Monday, May 21, 2007

I should definitely be reading this more carefully.

Today I bought 3 books from The Strand for a little over $17. I am pleased with myself.

Anyway, I started Ghostwritten a couple of days ago. Cloud Atlas is the award-winning one, but I've been meaning to pick this one up for awhile, so I decided to go with this one first. So far I'm finding it enjoyable enough. I like multiple narratives, and it's kind of fun to try to fit the narratives together, see how they're linked, considering they are all very separate stories. I just got through the "Holy Mountain" narrative, and so far, that one and the Tokyo narrative are my favorites.

But okay, let's go through narrative by narrative, for the sake of me remembering my own thoughts.

Okinawa. Creepy. Creepy creepy creepy is all I can say. I wasn't so into this, and even though the mind of the cult dude is somewhat compelling, I think it could have been done a little less robotically. It blends too much with the other narratives, despite his distinct use of creepy ideas and words and thoughts. I do like the moment where he contemplates this baby and mother that he sees on the train before he lets out the gas though. This glimpse of remorse. Like maybe he hopes the baby made it. But if I were someone who didn't force myself through books, I might have stopped early because of this narrative. I don't know. I just didn't like it all that much. Maybe it was a little too weird to just start off on.

Tokyo. Loved this. Loved the way music (and, because I'm muscially stunted in my growth, I didn't know a lot of the artists) is woven into the narrative to demonstrate his state of mind. I'm sure it would mean more to me if I knew all of the artists, but anyway. The books. His little world of records. The other characters, and their stories. The people in his life, the surrogate family.

And I love his relationship with this girl. Love the passage when he sees the girl, the way he mentally hopes she'll turn around and look at him. How he thinks she pulses, "invisibly, like a quasar." The details of the short time he spends with this girl that lives in his memory, the way he remembers them so vividly. The way he won't have sex with her just yet, because "we could have done it", because "sex would have closed an entrance behind us and opened an exit ahead of us." How wonderful and innocent and fragile, this love. "If not love, then what?" he asks.

And I really like this passage about cherry blossoms:
"The last of the cherry blossom. On the tree, it turns ever more perfect. And when it's perfect, it falls. And then of course once it hits the ground it gets all mushed up. So it's only absolutely perfect when it's falling through the air, this way and that, for the briefest time..."
--[pg. 59, Ghostwritten]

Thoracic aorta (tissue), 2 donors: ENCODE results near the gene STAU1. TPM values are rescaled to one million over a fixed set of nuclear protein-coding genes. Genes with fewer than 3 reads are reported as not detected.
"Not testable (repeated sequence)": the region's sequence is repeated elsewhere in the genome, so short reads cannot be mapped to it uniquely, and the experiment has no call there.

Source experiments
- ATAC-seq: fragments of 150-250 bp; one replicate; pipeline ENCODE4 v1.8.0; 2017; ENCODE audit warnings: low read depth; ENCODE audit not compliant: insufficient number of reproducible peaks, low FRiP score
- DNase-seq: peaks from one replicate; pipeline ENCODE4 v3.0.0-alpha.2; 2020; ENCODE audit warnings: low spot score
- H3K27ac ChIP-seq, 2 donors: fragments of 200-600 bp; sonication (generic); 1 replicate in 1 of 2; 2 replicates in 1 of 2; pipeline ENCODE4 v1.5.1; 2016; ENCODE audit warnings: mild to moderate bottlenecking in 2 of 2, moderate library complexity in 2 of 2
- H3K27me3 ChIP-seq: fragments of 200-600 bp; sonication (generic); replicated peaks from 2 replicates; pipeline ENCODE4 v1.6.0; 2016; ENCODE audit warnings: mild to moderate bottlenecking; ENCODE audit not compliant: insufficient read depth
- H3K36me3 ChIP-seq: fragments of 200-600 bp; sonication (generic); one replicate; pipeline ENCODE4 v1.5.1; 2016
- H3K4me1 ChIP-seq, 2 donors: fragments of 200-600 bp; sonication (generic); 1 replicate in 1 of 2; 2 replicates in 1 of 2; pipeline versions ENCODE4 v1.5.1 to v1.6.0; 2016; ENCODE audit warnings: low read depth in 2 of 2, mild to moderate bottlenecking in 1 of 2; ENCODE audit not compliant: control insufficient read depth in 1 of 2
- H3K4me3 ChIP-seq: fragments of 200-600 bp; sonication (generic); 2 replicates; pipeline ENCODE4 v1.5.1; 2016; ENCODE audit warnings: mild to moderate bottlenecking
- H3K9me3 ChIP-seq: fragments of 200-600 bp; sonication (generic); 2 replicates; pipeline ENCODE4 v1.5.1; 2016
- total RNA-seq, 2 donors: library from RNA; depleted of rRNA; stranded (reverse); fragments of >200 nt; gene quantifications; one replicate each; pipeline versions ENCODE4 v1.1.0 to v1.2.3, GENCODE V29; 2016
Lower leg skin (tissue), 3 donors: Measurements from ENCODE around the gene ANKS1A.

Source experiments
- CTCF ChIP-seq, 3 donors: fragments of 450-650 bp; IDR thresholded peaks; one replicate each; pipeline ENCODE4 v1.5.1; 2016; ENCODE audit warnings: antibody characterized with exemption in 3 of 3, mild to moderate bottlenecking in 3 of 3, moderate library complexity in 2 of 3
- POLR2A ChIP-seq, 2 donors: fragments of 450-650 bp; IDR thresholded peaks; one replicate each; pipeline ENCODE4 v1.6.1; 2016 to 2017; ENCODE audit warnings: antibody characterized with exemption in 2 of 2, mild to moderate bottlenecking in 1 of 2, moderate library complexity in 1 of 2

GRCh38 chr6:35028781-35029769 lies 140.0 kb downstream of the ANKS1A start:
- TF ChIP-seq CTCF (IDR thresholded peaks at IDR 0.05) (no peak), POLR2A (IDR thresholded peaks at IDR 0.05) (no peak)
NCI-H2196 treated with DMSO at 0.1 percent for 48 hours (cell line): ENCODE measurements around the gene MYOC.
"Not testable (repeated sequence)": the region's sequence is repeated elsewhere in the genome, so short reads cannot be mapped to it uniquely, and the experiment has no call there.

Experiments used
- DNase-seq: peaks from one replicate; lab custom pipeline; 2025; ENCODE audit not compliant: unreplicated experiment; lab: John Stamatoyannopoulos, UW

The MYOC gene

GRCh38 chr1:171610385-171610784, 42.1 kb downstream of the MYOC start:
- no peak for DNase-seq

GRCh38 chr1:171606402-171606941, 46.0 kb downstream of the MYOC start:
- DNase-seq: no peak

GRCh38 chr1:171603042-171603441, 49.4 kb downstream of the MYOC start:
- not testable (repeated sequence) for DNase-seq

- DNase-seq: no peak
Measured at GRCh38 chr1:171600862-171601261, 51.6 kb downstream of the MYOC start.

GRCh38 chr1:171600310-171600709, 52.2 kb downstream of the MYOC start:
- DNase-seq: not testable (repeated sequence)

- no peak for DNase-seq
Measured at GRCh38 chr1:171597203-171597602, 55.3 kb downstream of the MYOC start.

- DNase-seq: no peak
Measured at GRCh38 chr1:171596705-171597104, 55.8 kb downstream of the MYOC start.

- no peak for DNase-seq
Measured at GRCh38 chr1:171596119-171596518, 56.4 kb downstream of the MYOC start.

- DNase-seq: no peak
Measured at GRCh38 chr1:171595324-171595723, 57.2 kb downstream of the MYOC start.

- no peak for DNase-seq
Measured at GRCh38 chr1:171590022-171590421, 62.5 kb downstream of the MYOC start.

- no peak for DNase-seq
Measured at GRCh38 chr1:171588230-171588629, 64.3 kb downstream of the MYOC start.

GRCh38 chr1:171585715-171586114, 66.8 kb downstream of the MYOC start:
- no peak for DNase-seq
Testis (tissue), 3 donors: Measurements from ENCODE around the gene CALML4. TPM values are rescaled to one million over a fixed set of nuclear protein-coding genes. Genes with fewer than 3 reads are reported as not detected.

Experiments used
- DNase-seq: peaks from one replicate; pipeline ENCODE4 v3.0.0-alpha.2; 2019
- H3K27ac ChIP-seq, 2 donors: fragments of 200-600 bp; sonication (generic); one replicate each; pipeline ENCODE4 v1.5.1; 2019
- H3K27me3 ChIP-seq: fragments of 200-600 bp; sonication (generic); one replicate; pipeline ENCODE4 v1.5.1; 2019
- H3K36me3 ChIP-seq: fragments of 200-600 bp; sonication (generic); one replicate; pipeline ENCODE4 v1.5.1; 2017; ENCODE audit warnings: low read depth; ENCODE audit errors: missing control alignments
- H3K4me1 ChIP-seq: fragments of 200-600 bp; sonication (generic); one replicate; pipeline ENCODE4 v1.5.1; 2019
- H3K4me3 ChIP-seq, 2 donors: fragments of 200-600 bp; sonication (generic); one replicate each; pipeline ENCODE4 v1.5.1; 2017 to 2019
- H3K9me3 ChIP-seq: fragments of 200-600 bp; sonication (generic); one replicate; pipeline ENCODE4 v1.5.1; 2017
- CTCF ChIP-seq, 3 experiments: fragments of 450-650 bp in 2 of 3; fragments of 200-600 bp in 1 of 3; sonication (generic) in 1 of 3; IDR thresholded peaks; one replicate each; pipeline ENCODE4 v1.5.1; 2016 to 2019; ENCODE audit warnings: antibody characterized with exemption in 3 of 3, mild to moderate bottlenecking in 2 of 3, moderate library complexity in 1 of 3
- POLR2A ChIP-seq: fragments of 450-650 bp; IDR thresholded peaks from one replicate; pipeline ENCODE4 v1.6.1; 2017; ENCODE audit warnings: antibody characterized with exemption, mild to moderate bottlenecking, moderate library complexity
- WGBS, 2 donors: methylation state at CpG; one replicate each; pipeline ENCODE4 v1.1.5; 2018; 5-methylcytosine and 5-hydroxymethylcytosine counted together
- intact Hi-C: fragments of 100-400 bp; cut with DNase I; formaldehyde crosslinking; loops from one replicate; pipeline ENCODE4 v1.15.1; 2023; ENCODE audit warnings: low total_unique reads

Something very honest and true about this, about how perfection is so shortlived, but the beauty is in that single moment.

In any case, I loved this narrative.

Hong Kong. Strange British dude with a lot of problems, including a ghost problem and a disturbing affair with a maid. For the most part, I wasn't too fond of this section, only because I thought the guy was crazy and I wasn't having the best time following all his craziness. I did, however, like this one little bit here:

"The garbage man growled, and repeated the same words, slowly, and louder, at me.
"What's he saying?"
"He's begging."
How much does he want?" A stupid question.
"He's not begging for money."
"What's he begging for?"
"He's begging for time."
"Why does he do that?"
"He thinks you're wasting yours, so you must have plenty to spare."
--[pg. 95, Ghostwritten]

What a wonderful little piece of dialogue. I can just see this rich HK banker, being told by a bum that he's wasting what's given to him.

Holy Mountain. This I loved. Because instead of a little snippet, it followed this woman through her whole life, almost dreamily, through all the tragedy of the turmoil China was going through at the time, and how it affected her even though she was in this remote area so far away from everything that was going on. And yet it kept coming to her doorstep, bringing her tragedy again and again and again. The poetry of it is really beautiful, the way she keeps rebuilding everything, how she stays strong throughout. The dreamy bookending of her as a girl, seeing an old woman through the mist, and her as an old woman, seeing a young girl through the mist. The way events are explained so matter-of-factly, and yet with so much beauty and lyricism and magic. I don't remember a particular passage that I wanted to highlight in particular, but a lot of it is really nicely written. It also makes me hate that era of China so much, the things that happened then. But really, a very nicely done narrative here.

So I like what I'm reading so far - I think there's multiple layers in his writing, things that you could pick at if you took the time to read everything carefully. I feel like it warrants a much more careful reading than I am giving it, and I'm probably skipping or missing a lot of things, but even on the surface, it smacks of something intricate and intelligent. A complaint I have is that while the passages are distinct, they're not as completely distinct as I would like. Maybe that's the David Mitchell underlying voice he can't get away from, but the whole time I am very aware of his style that doesn't change that much despite the shift in voice. I would have liked it to be much more distinct. However, I do feel that this book has just a lot to it, little pieces of puzzle, little lines to ponder over. If only I were being more careful in my reading. I really do want to see how everything fits together eventually though. It's been pretty fun in just finding the one little link that matches all of them, but I'd like to see how it all ties together in the end.

Okay, enough book talk for one night. Time to sleep!

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